One of the ironic parts of parenting is buying your young children several expensive toys, only for them to find pleasure in the wrapper or box that it came in! Although some parents find this frustrating, some kids are just simple while others like to play imagination with simple props. You can’t really blame a child for liking what they like.
Hugo, a rescued grizzly bear living at the Alaska Wildlife Conservation Center near Anchorage, is one of those “kids” who finds joy in the little things. Her recent most favorite toy? A simple hay bale.
In a video filming her playtime, Hugo rolls the rectangular object in the snow before picking it up and falling on her back with it. She’s definitely trying to figure out just what this hay bale thing is supposed to do!
It’s not long into the clip that the silly, brown bear starts to throw the hay bale into the air. Right when we think she’s taking out her anger on the bale, Hugo shows us otherwise when she begins doing innocent somersaults on the cold, snowy ground with her new favorite toy. She’s the cutest!
Based on how she interacts with her toy, I think Hugo sends a pretty clear message: you don’t have to have fancy toys or expensive play structures to have fun. Both bear and child alike, you can find happiness in any object you choose to, whether that be a large ball or even a small paperclip.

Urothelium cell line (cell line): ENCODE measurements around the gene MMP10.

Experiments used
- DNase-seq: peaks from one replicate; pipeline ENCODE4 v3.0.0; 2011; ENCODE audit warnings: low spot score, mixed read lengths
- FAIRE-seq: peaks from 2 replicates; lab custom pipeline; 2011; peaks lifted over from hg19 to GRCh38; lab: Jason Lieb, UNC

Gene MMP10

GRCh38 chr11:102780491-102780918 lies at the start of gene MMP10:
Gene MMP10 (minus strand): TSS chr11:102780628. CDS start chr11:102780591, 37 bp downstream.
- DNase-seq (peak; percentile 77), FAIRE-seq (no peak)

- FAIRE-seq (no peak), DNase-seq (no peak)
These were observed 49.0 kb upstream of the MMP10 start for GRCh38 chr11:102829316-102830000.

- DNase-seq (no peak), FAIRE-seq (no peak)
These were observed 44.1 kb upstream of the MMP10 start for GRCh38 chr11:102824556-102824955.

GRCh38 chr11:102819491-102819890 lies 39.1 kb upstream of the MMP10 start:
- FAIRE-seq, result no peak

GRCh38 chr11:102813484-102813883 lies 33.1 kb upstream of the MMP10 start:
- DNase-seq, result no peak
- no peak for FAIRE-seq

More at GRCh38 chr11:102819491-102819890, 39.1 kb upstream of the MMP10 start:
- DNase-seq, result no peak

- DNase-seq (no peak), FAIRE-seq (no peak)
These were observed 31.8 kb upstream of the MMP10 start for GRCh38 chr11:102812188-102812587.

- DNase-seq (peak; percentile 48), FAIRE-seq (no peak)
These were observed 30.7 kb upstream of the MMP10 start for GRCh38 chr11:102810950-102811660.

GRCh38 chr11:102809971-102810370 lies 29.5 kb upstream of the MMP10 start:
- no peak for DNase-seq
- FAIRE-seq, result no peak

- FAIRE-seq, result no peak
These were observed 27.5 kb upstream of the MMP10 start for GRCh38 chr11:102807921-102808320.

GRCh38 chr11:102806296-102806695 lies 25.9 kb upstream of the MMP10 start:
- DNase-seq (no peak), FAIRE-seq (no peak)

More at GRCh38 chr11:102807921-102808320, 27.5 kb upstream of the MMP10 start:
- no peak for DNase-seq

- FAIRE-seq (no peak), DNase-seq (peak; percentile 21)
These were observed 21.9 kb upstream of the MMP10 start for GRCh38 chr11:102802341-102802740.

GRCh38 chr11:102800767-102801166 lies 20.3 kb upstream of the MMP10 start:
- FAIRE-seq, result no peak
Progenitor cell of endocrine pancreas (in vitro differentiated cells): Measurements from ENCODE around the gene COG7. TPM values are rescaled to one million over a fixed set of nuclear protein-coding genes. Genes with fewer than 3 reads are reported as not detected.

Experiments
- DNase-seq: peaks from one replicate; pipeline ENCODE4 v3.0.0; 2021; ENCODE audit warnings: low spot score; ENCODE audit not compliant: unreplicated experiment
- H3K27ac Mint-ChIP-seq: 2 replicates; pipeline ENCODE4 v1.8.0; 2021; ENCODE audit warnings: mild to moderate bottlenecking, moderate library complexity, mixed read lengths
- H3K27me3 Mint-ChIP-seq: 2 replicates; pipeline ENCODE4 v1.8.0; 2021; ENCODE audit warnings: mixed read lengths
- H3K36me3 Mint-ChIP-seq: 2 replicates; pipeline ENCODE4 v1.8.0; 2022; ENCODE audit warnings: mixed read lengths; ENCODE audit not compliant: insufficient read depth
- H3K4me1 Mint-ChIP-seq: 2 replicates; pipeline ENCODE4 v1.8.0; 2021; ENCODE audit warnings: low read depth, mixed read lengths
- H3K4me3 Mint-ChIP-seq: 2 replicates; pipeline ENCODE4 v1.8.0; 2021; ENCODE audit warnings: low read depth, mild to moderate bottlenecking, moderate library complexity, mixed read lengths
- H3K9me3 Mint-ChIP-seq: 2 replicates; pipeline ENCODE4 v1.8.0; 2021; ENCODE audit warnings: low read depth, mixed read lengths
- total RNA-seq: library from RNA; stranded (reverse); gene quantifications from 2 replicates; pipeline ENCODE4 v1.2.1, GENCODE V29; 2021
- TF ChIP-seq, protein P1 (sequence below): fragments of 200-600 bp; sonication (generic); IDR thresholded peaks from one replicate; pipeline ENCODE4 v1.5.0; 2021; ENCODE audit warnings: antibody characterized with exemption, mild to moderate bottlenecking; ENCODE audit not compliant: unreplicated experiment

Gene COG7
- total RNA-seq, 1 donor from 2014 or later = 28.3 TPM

The best part about the footage of Hugo playing with the bale of hay isn’t her fun, playful demeanor or even the little “message” that she sends but the fact that in the year 2000, 15 years prior from when this video was filmed, she had a rough past. Before being rescued, Hugo was starving, severely dehydrated, and had hundreds of porcupine quills stuck in her paws. She was in such a bad state of health that she lacked the survival skills she needed to live out in the wilderness. In fact, at the time she was rescued, she was unable to eat or even walk.
But look at her now in the adorable video below! To know what Hugo has gone through in the past to see how well she’s doing today is an amazing sight to see. Although the grizzly bear is now a permanent resident at the Alaska Wildlife Conservation Center, she has certainly improved!